Edna Ferber’s “Giant” celebrated an era when derricks sprouted throughout the state of Texas like bluebonnets and giants were indeed made thanks to the guzzling demands of automobiles for oil. It was a ripe time for a young, smart fella to become what seemed like an overnight success.
One of those fellas was Edwin Lochridge Cox. Everybody just called him “Ed.” Born October 20, 1921, in Mena, Arkansas, he had started learning about the oil business while still in high school as his dad, Edwin Berry Cox, and his partner, Jake Hamon, worked the Oklahoma fields.
Young Ed was a bright guy who was accepted at Harvard but opted to attend Southern Methodist University from 1938-1940. While there he was a member of Phi Delta Theta, Alpha Kappa Psi and Alpha Phi Omega and played in the Mustang band (He eventually would graduate from the University of Texas in 1942 and earn industrial administration and M.B.A. degrees from Harvard University in 1943 and 1946, respectively.).
But with the advent of World War II, Ed signed up, becoming a Navy lieutenant. It was during this time in 1944 that he married 20-year-old, Dallas native Ruth Ann Rife, whom everybody called “Ann.” They made a striking couple — the young Naval officer and his beautiful blond wife who had attended The Hockaday School and graduated from The University of Texas just the year before.
Three years later they would not only have their first child, Edwin Lochridge Cox Jr., but Ed would return to his roots in oil, partnering up with his father and Hamon. Eventually the partnership was dissolved, so the Coxes would create Cox And Cox to build on the oil boom.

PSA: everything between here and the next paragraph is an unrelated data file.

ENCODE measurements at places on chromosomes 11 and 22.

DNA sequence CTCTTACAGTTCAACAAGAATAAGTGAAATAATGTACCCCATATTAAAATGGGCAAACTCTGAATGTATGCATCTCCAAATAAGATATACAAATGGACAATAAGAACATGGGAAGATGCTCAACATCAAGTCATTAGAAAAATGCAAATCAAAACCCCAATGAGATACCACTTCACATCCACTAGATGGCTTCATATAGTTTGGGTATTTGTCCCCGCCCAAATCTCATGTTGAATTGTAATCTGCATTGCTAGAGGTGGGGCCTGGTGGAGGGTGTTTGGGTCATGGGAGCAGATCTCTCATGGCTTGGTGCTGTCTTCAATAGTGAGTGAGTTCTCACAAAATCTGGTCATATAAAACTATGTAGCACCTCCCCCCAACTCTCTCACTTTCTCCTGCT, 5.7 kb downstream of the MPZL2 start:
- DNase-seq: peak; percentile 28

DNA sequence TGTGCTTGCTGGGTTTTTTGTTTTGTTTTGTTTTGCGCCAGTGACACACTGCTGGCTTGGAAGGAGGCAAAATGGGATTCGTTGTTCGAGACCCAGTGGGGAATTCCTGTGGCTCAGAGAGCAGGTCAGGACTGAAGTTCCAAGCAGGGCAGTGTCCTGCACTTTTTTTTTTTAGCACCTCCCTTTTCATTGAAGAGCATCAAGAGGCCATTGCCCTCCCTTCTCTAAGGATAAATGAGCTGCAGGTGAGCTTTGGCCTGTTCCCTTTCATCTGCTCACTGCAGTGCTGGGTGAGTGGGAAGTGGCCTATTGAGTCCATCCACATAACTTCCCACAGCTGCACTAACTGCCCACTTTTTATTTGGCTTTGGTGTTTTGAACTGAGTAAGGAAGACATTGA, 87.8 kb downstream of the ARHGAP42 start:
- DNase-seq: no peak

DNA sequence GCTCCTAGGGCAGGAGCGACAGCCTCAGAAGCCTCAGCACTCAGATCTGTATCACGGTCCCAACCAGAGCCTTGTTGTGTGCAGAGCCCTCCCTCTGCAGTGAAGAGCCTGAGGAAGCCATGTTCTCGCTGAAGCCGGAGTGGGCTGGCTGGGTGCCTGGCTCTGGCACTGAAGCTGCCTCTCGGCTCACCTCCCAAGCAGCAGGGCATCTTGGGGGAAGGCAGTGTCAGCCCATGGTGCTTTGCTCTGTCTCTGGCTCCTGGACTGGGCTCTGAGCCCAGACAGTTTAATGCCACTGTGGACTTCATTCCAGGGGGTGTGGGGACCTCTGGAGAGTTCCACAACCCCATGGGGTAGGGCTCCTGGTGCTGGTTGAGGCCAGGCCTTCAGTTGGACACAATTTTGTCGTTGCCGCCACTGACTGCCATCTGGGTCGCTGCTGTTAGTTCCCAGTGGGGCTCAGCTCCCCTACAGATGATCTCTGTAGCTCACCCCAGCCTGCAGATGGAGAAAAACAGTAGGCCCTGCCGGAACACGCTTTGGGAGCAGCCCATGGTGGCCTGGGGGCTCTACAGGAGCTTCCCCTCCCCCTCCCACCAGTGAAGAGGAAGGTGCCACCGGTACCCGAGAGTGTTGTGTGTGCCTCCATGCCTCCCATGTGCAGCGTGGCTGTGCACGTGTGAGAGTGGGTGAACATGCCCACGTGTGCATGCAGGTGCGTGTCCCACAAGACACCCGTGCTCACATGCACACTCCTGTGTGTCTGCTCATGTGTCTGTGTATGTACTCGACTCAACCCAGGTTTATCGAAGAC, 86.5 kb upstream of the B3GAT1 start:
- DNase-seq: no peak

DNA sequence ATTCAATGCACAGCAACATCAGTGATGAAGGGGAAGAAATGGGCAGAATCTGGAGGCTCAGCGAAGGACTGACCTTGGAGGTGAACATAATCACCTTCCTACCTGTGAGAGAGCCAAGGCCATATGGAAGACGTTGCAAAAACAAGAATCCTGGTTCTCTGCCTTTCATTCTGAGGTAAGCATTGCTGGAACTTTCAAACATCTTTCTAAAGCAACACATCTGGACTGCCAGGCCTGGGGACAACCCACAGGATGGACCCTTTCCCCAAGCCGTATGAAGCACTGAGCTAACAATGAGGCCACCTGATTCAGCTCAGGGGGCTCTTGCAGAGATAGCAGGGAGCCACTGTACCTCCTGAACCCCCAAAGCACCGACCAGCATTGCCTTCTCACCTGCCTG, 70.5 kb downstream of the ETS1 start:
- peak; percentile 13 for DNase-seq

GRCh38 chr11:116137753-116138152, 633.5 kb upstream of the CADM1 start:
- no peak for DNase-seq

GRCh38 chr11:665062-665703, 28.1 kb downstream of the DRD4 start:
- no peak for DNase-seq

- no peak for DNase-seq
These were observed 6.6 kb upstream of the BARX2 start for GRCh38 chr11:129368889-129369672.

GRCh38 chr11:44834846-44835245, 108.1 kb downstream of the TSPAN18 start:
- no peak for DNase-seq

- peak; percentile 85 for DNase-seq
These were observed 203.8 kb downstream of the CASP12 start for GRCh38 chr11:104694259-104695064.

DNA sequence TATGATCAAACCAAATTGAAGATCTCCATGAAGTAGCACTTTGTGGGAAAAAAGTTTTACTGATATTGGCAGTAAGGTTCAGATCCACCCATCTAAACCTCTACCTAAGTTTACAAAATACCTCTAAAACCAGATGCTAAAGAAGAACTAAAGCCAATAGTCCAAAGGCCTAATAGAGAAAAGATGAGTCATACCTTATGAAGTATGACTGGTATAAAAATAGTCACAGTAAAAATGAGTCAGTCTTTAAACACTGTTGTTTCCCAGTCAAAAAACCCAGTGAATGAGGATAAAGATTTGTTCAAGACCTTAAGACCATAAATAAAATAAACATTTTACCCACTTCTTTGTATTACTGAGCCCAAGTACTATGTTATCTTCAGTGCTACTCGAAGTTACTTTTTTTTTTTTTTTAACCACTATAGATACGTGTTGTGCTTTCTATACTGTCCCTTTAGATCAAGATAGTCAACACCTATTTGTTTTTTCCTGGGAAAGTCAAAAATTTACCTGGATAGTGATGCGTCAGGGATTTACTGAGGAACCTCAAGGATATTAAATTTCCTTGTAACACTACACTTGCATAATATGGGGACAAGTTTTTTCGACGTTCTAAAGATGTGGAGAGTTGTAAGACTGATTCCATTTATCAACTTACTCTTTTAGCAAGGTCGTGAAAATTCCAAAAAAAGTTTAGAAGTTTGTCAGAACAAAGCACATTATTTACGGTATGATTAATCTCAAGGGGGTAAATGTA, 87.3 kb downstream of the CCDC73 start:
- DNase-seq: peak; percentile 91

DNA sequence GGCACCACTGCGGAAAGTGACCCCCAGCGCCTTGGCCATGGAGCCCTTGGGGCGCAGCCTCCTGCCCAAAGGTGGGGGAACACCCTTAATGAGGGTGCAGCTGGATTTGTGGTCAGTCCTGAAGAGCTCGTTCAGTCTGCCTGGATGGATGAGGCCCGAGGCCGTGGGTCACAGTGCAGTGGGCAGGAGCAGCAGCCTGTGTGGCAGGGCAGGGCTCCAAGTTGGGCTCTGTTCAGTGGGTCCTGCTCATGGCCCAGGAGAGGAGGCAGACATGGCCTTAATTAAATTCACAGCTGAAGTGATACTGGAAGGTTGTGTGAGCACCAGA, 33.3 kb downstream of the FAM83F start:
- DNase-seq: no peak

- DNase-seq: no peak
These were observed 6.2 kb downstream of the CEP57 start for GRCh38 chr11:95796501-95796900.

Over the years, the family grew to include another son Berry Rife Cox and daughter Chandler “Chan” Cox. While Ann raised the kids and became active in charitable fundraising (i.e., Cattle Baron’s Ball, Crystal Charity Ball, Junior League of Dallas, Dallas Museum of Art, The Sweetheart Ball, etc.), Ed was building an empire. But like Ann, he was also sharing his success and wealth with American Red Cross, Dallas Assembly, Dallas Society for Crippled Children, Dallas Zoological Society, Hope Cottage Children’s Bureau, Library of Congress Trust Fund, Presbyterian Hospital, Texas Cancer Society, UT Cancer Foundation, UT Southwestern Medical Center and the World Affairs Council, The Hockaday School, St. Mark’s School of Texas, the Greenhill School and, of course, SMU.
It was at SMU where he loved investing time and money, serving on the board of trustees and donating so much money that the school of business was named after him.
According to Cox School of Business and Tolleson Chair in Business Leadership Dean Matthew B. Myers, “Ed Cox was one of the first people I met when I came to campus to interview for my current position. Warmth, dignity and positivity emanated from him. His presence convinced me that I wanted to move to Dallas and wanted to work with him to take the Cox School to even greater heights. Ed Cox epitomized the can-do spirit that defines the Cox School, SMU and Dallas.”
In addition to their philanthropic endeavors, the Coxes like so many of the oil elite were also enjoying the good life.